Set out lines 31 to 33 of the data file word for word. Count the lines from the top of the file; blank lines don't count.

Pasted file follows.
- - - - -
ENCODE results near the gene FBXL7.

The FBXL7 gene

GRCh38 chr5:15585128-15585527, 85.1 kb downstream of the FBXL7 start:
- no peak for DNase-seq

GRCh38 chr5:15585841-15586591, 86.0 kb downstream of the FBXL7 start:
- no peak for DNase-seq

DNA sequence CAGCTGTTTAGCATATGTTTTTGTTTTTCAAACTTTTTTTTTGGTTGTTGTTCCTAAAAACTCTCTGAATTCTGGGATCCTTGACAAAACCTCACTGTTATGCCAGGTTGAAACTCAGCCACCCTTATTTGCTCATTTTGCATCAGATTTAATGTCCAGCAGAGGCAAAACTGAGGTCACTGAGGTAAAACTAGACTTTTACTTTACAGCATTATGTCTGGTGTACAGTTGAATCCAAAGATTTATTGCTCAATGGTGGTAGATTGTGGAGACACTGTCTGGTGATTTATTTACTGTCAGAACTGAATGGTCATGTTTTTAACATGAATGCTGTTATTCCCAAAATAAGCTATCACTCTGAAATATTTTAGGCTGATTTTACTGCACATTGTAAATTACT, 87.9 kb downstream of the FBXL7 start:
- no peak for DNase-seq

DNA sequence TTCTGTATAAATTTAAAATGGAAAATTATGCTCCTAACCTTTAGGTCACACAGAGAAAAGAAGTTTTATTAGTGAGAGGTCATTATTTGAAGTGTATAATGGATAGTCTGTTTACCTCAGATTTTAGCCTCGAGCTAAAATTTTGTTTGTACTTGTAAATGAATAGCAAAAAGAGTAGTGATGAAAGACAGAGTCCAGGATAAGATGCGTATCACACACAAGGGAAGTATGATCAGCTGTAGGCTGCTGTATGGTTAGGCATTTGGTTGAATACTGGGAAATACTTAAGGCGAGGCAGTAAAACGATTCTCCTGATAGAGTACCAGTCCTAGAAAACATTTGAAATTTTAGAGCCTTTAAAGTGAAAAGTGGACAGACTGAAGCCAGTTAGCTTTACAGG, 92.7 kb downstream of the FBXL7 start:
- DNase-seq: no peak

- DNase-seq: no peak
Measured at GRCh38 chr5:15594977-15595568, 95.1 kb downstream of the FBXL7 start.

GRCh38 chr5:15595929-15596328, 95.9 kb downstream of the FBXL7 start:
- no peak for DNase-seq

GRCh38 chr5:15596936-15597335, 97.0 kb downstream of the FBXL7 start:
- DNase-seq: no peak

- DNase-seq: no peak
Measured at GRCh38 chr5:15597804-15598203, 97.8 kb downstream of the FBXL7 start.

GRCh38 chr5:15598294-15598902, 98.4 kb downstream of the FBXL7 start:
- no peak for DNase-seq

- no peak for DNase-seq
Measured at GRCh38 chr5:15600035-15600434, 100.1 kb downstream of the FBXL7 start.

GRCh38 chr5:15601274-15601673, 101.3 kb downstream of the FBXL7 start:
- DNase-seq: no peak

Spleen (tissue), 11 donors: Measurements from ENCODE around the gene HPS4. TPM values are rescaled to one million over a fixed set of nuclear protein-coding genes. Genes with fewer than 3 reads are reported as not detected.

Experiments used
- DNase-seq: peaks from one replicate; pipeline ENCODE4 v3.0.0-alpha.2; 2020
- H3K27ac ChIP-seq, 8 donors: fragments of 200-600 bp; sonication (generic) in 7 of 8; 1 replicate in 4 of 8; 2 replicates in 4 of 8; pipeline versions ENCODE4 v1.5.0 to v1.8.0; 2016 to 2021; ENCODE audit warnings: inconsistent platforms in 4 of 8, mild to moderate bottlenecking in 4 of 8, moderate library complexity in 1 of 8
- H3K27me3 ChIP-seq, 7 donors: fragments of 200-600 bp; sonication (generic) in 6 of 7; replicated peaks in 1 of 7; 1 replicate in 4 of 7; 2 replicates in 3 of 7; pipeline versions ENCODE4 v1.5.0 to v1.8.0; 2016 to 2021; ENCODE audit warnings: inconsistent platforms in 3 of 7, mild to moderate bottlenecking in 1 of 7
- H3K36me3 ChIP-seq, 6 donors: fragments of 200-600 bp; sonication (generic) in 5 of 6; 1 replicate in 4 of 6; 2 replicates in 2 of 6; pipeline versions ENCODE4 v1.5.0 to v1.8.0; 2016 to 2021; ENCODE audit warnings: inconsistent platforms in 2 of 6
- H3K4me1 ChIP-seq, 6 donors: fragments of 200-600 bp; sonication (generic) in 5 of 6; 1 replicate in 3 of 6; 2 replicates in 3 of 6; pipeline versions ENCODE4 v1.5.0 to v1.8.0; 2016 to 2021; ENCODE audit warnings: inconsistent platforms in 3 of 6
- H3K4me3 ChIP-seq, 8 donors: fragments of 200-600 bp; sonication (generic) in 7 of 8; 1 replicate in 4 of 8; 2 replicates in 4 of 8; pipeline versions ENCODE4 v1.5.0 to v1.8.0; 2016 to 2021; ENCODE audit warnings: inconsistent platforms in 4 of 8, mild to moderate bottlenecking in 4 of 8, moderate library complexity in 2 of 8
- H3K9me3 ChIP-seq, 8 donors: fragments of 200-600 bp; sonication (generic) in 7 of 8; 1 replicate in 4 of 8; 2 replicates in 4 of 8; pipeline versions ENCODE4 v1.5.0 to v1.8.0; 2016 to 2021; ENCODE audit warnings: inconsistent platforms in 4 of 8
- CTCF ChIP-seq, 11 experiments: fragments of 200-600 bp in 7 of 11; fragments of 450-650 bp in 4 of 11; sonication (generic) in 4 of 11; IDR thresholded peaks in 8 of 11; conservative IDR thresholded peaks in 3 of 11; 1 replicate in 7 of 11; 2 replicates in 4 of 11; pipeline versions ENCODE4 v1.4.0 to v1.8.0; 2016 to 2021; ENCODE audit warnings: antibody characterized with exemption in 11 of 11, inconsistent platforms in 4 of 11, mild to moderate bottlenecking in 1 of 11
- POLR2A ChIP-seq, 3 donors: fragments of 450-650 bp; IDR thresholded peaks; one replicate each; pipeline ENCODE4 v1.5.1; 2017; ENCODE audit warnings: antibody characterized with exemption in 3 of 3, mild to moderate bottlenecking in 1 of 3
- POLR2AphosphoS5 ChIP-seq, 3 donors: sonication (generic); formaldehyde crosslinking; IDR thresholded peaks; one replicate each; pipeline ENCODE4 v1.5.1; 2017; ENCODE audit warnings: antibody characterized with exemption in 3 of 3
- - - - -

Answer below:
- H3K4me1 ChIP-seq, 6 donors: fragments of 200-600 bp; sonication (generic) in 5 of 6; 1 replicate in 3 of 6; 2 replicates in 3 of 6; pipeline versions ENCODE4 v1.5.0 to v1.8.0; 2016 to 2021; ENCODE audit warnings: inconsistent platforms in 3 of 6
- H3K4me3 ChIP-seq, 8 donors: fragments of 200-600 bp; sonication (generic) in 7 of 8; 1 replicate in 4 of 8; 2 replicates in 4 of 8; pipeline versions ENCODE4 v1.5.0 to v1.8.0; 2016 to 2021; ENCODE audit warnings: inconsistent platforms in 4 of 8, mild to moderate bottlenecking in 4 of 8, moderate library complexity in 2 of 8
- H3K9me3 ChIP-seq, 8 donors: fragments of 200-600 bp; sonication (generic) in 7 of 8; 1 replicate in 4 of 8; 2 replicates in 4 of 8; pipeline versions ENCODE4 v1.5.0 to v1.8.0; 2016 to 2021; ENCODE audit warnings: inconsistent platforms in 4 of 8